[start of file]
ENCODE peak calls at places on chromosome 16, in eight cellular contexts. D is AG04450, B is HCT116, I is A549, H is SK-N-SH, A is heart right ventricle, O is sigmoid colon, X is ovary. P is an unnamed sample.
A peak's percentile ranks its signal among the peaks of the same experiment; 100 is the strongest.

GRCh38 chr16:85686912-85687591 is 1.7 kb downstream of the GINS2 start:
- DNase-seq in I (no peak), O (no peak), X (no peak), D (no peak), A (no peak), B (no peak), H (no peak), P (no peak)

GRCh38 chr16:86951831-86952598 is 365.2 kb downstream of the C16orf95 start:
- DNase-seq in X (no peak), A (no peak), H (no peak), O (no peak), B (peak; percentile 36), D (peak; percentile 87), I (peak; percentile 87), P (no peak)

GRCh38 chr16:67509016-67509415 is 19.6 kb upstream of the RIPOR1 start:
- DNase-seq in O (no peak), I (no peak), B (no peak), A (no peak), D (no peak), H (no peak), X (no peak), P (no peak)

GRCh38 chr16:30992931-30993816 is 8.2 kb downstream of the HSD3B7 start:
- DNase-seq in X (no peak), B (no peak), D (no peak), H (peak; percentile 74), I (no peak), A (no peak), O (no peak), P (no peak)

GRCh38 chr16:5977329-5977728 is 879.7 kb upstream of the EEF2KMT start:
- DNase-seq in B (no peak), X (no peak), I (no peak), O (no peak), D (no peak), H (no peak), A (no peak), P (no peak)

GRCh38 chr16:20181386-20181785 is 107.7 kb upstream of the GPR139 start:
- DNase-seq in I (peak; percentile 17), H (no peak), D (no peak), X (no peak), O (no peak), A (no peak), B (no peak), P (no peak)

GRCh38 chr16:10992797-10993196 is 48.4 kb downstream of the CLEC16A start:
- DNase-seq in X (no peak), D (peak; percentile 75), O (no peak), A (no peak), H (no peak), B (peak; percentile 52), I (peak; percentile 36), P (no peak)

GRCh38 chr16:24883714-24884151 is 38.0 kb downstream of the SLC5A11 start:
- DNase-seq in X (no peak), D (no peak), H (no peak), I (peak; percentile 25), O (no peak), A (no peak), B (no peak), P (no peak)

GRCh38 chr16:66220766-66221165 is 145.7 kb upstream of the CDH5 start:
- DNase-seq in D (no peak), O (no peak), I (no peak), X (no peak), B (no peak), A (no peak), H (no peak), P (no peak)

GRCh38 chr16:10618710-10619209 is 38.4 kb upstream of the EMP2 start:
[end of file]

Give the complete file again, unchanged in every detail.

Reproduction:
ENCODE peak calls at places on chromosome 16, in eight cellular contexts. D is AG04450, B is HCT116, I is A549, H is SK-N-SH, A is heart right ventricle, O is sigmoid colon, X is ovary. P is an unnamed sample.
A peak's percentile ranks its signal among the peaks of the same experiment; 100 is the strongest.

GRCh38 chr16:85686912-85687591 is 1.7 kb downstream of the GINS2 start:
- DNase-seq in I (no peak), O (no peak), X (no peak), D (no peak), A (no peak), B (no peak), H (no peak), P (no peak)

GRCh38 chr16:86951831-86952598 is 365.2 kb downstream of the C16orf95 start:
- DNase-seq in X (no peak), A (no peak), H (no peak), O (no peak), B (peak; percentile 36), D (peak; percentile 87), I (peak; percentile 87), P (no peak)

GRCh38 chr16:67509016-67509415 is 19.6 kb upstream of the RIPOR1 start:
- DNase-seq in O (no peak), I (no peak), B (no peak), A (no peak), D (no peak), H (no peak), X (no peak), P (no peak)

GRCh38 chr16:30992931-30993816 is 8.2 kb downstream of the HSD3B7 start:
- DNase-seq in X (no peak), B (no peak), D (no peak), H (peak; percentile 74), I (no peak), A (no peak), O (no peak), P (no peak)

GRCh38 chr16:5977329-5977728 is 879.7 kb upstream of the EEF2KMT start:
- DNase-seq in B (no peak), X (no peak), I (no peak), O (no peak), D (no peak), H (no peak), A (no peak), P (no peak)

GRCh38 chr16:20181386-20181785 is 107.7 kb upstream of the GPR139 start:
- DNase-seq in I (peak; percentile 17), H (no peak), D (no peak), X (no peak), O (no peak), A (no peak), B (no peak), P (no peak)

GRCh38 chr16:10992797-10993196 is 48.4 kb downstream of the CLEC16A start:
- DNase-seq in X (no peak), D (peak; percentile 75), O (no peak), A (no peak), H (no peak), B (peak; percentile 52), I (peak; percentile 36), P (no peak)

GRCh38 chr16:24883714-24884151 is 38.0 kb downstream of the SLC5A11 start:
- DNase-seq in X (no peak), D (no peak), H (no peak), I (peak; percentile 25), O (no peak), A (no peak), B (no peak), P (no peak)

GRCh38 chr16:66220766-66221165 is 145.7 kb upstream of the CDH5 start:
- DNase-seq in D (no peak), O (no peak), I (no peak), X (no peak), B (no peak), A (no peak), H (no peak), P (no peak)

GRCh38 chr16:10618710-10619209 is 38.4 kb upstream of the EMP2 start: